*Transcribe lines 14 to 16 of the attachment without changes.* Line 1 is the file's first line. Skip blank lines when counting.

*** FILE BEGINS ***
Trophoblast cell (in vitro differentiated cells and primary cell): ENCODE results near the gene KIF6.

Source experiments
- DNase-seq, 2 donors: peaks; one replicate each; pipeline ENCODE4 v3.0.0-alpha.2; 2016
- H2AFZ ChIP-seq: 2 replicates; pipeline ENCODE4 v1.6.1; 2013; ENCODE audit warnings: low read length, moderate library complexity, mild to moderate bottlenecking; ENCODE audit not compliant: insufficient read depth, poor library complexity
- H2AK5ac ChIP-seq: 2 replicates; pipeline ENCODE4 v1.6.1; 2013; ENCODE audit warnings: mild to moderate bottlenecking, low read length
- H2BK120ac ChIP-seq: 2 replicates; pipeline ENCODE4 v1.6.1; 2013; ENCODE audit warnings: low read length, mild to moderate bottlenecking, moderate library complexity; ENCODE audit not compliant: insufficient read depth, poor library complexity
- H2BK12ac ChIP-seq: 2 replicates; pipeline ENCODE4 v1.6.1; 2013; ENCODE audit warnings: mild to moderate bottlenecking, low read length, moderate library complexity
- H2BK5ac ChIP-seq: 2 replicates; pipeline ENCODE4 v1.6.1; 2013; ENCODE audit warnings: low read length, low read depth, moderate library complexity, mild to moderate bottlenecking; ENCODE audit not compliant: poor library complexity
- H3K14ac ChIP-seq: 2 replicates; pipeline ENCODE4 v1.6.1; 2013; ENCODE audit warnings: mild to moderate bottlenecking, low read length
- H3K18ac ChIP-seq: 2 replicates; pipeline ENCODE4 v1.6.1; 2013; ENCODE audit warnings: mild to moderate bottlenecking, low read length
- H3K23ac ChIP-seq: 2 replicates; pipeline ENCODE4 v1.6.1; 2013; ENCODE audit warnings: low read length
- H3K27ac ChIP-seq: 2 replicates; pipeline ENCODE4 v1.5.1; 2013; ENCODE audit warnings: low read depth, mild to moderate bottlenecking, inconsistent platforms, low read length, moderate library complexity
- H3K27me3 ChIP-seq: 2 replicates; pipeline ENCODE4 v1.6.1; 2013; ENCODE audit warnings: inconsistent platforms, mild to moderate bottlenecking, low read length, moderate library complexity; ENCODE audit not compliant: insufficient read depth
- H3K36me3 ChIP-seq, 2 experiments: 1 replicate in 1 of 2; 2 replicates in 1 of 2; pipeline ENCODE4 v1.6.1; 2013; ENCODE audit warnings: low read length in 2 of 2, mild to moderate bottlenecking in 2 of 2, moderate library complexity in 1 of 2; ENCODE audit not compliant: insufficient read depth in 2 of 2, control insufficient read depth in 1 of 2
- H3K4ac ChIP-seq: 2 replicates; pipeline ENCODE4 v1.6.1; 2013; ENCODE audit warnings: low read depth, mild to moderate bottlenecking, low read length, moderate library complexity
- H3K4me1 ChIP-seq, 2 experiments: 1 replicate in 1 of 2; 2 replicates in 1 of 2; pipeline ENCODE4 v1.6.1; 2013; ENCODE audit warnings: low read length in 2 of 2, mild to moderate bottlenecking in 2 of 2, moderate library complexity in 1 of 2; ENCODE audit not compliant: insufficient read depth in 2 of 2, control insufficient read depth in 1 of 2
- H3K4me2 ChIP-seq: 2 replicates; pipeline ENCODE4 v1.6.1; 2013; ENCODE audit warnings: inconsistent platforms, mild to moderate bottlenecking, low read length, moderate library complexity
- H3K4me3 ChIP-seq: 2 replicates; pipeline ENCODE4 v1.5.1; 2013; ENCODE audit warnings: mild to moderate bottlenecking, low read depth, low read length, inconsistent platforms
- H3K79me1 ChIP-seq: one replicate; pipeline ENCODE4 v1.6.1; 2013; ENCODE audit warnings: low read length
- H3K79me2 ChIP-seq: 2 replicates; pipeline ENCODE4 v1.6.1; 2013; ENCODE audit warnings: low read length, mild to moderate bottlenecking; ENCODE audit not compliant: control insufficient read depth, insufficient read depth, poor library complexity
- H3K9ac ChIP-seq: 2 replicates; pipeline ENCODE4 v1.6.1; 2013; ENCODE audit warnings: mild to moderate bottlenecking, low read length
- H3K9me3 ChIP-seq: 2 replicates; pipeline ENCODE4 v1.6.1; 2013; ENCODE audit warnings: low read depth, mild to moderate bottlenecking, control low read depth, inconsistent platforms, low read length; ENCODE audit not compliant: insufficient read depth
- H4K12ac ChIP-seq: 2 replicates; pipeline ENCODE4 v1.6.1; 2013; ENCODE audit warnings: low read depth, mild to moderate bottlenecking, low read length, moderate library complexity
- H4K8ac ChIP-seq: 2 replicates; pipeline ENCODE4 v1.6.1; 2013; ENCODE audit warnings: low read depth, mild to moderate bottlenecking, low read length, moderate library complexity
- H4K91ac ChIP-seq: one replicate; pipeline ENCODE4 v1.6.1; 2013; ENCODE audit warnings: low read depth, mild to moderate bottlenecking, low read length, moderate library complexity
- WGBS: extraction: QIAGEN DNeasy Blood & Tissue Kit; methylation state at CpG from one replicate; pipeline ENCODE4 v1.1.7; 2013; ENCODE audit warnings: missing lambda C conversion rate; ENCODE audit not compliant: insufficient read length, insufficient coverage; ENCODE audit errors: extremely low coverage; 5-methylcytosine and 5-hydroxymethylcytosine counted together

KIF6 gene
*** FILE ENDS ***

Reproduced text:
- H3K36me3 ChIP-seq, 2 experiments: 1 replicate in 1 of 2; 2 replicates in 1 of 2; pipeline ENCODE4 v1.6.1; 2013; ENCODE audit warnings: low read length in 2 of 2, mild to moderate bottlenecking in 2 of 2, moderate library complexity in 1 of 2; ENCODE audit not compliant: insufficient read depth in 2 of 2, control insufficient read depth in 1 of 2
- H3K4ac ChIP-seq: 2 replicates; pipeline ENCODE4 v1.6.1; 2013; ENCODE audit warnings: low read depth, mild to moderate bottlenecking, low read length, moderate library complexity
- H3K4me1 ChIP-seq, 2 experiments: 1 replicate in 1 of 2; 2 replicates in 1 of 2; pipeline ENCODE4 v1.6.1; 2013; ENCODE audit warnings: low read length in 2 of 2, mild to moderate bottlenecking in 2 of 2, moderate library complexity in 1 of 2; ENCODE audit not compliant: insufficient read depth in 2 of 2, control insufficient read depth in 1 of 2